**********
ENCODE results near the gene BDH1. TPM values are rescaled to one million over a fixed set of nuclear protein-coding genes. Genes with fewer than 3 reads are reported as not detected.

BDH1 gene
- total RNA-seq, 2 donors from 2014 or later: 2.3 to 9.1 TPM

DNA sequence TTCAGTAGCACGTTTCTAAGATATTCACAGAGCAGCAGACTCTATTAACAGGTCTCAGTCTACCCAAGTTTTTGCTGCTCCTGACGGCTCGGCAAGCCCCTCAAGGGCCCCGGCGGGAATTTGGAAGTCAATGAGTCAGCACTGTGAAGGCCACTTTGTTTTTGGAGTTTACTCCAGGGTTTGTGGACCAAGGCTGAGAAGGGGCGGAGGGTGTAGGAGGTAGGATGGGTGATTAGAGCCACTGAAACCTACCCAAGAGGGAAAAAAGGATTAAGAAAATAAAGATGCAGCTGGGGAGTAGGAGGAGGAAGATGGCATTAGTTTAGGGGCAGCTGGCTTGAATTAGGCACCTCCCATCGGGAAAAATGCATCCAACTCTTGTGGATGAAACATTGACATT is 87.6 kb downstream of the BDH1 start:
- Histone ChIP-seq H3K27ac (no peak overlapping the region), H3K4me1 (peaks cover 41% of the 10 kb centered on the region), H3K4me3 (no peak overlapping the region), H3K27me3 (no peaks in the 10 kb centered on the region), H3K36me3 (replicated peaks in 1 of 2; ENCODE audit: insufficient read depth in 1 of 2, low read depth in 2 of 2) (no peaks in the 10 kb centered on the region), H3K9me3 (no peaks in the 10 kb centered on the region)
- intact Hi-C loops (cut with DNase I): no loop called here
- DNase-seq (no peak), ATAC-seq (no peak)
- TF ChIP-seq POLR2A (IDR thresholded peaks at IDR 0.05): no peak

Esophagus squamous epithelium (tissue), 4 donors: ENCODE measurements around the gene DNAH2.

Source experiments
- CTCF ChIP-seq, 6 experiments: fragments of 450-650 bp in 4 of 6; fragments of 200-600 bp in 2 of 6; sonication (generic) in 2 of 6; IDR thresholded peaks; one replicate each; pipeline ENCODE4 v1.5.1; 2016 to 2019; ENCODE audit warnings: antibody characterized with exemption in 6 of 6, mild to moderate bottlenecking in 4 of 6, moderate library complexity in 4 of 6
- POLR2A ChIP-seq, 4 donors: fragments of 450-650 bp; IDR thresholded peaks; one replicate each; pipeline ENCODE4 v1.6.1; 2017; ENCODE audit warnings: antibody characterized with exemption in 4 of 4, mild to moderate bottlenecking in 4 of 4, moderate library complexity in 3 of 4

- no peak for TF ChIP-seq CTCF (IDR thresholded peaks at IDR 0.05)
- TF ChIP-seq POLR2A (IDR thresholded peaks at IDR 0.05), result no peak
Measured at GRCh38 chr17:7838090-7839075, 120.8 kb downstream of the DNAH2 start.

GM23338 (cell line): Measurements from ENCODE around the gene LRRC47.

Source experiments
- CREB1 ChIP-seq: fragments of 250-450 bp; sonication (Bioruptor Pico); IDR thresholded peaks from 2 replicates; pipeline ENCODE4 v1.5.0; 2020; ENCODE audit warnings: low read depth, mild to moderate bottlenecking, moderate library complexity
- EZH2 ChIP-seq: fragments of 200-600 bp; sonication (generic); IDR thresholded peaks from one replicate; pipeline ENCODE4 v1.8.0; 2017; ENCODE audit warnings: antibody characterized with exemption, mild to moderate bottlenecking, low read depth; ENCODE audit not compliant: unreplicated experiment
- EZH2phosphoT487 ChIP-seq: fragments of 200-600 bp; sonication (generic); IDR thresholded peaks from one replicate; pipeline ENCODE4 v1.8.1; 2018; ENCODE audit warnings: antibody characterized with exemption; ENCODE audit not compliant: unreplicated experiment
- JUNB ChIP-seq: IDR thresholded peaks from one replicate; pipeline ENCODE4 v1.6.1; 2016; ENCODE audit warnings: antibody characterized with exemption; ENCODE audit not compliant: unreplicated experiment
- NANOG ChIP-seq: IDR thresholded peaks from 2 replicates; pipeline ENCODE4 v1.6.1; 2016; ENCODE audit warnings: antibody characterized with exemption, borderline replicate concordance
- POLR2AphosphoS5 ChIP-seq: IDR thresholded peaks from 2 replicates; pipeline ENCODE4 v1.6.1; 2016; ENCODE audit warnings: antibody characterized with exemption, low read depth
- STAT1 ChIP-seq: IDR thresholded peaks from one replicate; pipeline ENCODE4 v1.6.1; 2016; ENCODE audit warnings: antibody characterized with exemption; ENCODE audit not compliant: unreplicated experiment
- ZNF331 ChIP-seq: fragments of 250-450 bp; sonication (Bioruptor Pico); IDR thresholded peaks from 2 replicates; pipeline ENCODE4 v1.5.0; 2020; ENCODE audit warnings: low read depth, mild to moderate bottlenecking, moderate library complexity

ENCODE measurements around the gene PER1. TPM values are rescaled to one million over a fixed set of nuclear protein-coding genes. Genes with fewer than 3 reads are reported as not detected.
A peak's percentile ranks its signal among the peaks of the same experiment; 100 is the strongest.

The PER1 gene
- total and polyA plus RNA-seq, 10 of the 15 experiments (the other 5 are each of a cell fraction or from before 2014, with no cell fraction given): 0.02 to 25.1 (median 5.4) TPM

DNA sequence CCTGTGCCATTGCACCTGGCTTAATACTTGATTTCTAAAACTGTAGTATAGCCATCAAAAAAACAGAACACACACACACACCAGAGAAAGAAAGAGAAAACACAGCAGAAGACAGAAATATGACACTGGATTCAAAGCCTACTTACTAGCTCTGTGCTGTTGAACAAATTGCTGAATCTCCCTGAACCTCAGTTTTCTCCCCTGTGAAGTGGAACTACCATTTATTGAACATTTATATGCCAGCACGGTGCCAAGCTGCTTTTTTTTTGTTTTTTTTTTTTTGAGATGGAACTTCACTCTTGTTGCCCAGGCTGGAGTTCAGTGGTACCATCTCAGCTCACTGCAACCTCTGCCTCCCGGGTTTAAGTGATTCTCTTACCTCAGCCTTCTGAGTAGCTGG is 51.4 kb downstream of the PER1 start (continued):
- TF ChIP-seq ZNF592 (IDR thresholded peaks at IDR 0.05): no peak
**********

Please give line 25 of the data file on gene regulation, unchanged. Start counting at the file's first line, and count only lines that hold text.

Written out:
- ZNF331 ChIP-seq: fragments of 250-450 bp; sonication (Bioruptor Pico); IDR thresholded peaks from 2 replicates; pipeline ENCODE4 v1.5.0; 2020; ENCODE audit warnings: low read depth, mild to moderate bottlenecking, moderate library complexity